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Comment Re:Well (Score 1) 1009

For the record, all current Intel desktop CPUs are pinless. The pins are on the board. So saying it ships without pins doesn't really say much. That's why I have a sneaking suspicion that the author might just be a clueless dumbass talking out their ass.

If you RTFA, rather than just the summary, you'll see that they are saying that Broadwell will not be available in an LGA package. It Only BGA. Whether they are right or not, time will tell, but they are not confused about how CPUs are connected to motherboards.

Comment Re:Even if this was true... (Score 1) 1009

I've bult my own PCs for 20+ years, and I can't remeber ever really caring about moving the CPU from one motherboard to another. I shop for them as a matched pair, and assuming they work when I get them, I've alays replace both if problems developed later down the road (because a few years later, when you're on the far side of the failure "bathtub curve", you might as well replace both).

But so far you've done the matching. You could put a cheaper CPU into an expensive motherboard or vice versa. You can pick for any one of say 10 CPUs and match it with any one of say 30 motherboards: 300 combinations. If the CPUs are soldered then there will probably be far fewer combinations available, say 50 in total. Expensive motherboards will be paired with expensive CPUs and cheap motherboards will only be available with cheap CPUs.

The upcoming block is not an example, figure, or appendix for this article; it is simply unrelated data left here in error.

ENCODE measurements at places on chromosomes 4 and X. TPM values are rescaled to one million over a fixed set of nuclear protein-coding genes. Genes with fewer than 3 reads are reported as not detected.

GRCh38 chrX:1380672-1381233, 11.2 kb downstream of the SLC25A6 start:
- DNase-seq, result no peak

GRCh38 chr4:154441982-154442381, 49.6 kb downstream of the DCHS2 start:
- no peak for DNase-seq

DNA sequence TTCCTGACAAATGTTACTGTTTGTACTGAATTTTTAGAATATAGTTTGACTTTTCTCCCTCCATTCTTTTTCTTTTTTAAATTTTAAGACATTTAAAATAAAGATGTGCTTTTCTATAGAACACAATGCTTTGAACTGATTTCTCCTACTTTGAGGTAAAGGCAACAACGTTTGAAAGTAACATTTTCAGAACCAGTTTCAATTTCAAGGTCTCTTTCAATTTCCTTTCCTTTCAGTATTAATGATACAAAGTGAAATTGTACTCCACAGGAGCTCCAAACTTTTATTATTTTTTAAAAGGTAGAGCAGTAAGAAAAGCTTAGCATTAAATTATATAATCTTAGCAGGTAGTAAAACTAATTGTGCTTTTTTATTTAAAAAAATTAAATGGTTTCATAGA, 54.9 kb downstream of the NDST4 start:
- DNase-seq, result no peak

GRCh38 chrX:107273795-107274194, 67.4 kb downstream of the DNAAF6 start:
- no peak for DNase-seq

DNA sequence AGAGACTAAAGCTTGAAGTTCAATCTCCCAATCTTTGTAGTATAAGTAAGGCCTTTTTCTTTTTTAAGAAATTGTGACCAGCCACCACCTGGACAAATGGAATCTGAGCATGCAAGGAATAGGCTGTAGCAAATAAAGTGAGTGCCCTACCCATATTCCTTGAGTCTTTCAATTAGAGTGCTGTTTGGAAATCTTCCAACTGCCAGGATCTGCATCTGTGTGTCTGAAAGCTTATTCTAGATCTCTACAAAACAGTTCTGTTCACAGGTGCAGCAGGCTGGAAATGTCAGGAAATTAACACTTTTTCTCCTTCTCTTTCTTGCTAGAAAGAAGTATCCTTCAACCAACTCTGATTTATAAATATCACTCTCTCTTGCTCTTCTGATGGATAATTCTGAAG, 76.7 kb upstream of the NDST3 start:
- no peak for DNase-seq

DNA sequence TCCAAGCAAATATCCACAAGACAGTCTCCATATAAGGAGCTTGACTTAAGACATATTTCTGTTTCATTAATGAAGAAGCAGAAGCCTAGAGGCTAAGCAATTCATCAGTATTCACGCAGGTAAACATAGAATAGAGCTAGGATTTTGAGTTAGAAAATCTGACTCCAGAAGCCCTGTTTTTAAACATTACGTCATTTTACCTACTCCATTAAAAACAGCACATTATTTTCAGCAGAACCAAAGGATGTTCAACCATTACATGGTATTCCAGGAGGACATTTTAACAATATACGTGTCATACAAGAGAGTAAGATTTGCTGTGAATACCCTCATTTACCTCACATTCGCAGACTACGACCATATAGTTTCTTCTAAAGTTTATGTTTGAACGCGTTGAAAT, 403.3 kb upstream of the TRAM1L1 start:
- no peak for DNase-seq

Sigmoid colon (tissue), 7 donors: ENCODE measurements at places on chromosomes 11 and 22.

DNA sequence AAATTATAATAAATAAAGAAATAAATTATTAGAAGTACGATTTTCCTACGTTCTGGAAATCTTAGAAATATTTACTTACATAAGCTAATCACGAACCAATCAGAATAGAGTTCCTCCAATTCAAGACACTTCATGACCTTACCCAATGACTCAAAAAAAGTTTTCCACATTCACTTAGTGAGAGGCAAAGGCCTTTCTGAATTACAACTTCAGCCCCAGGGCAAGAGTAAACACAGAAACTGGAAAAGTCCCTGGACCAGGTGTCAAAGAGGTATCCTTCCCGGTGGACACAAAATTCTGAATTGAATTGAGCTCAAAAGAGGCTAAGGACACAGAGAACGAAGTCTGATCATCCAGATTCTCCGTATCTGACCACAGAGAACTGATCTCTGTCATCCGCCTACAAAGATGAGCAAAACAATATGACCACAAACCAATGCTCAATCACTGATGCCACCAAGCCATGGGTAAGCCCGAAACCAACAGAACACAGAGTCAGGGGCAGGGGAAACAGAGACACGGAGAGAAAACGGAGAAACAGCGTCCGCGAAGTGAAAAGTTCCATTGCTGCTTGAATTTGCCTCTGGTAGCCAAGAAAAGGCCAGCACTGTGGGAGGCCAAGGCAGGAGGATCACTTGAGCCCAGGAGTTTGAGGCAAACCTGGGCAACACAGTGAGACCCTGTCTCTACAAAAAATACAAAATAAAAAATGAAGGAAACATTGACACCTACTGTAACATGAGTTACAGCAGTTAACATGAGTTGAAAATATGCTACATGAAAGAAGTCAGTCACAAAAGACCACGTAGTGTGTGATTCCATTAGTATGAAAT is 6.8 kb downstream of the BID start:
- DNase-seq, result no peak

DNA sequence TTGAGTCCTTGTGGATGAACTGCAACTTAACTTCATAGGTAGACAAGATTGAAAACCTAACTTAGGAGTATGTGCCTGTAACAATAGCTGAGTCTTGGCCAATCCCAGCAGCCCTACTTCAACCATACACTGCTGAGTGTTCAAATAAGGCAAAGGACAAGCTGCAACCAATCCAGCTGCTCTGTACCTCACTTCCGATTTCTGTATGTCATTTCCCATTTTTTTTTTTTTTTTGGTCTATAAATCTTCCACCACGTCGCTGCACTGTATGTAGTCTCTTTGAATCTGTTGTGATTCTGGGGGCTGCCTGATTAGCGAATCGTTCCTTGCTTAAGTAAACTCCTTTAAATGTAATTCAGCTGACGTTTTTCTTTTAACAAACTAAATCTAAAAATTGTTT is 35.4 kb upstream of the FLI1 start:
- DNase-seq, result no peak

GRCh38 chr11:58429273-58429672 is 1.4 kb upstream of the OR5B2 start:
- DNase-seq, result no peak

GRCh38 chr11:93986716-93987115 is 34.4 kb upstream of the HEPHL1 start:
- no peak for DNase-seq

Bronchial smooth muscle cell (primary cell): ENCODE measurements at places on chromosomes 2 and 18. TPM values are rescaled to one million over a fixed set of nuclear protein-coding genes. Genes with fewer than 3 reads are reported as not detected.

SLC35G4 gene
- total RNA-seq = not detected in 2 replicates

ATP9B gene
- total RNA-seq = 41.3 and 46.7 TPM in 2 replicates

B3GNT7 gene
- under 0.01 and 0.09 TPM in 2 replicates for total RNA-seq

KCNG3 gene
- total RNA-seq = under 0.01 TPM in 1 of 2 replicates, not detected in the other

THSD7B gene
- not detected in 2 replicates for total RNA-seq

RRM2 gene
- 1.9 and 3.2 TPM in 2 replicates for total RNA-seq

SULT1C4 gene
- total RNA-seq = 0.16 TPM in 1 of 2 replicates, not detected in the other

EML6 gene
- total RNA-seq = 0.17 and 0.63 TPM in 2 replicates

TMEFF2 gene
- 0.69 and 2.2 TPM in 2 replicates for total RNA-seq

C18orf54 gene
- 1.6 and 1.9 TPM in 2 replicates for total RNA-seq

Like you I've almost always bought CPUs and motherboards together (primarily because I don't upgrade very often), but this move, if it happens, is clearly going to cut down the options we have.

Comment Re:Allow me to raise my hand... (Score 1) 518

She was actually referring to *scientists*, something you are obviously not.

How exactly is a biologist's opinion on climate change any more informed or relevant than Sarten-X's? If you want to restrict the field to scientists then you really should go all the way and reduce it to climatologists. They are the scientists who really count. And 99% of climatologists accept the AGW hypothesis as been correct. I've yet to hear of one climatologist who has become a sceptic.

Comment Re:My two cents... (Score 1) 518

I do believe global warming is happening, however, I am not sure mankind is responsible for a majority of it. However, I do believe we must cut pollution for the sake of pollution regardless of whether it puts a dent into the overall problem of global warming.

If it's not mankind then what is the cause? If there is another cause it should be obvious by now - increased output from the sun, or increased volcanic activity, for example. But no convincing argument for an alternative cause has been presented.

Comment Re:They had an alternative - MeeGo (Score 1) 409

But as things stand the fate of Nokia and Microsoft are intertwined (with more risk to Nokia than Microsoft).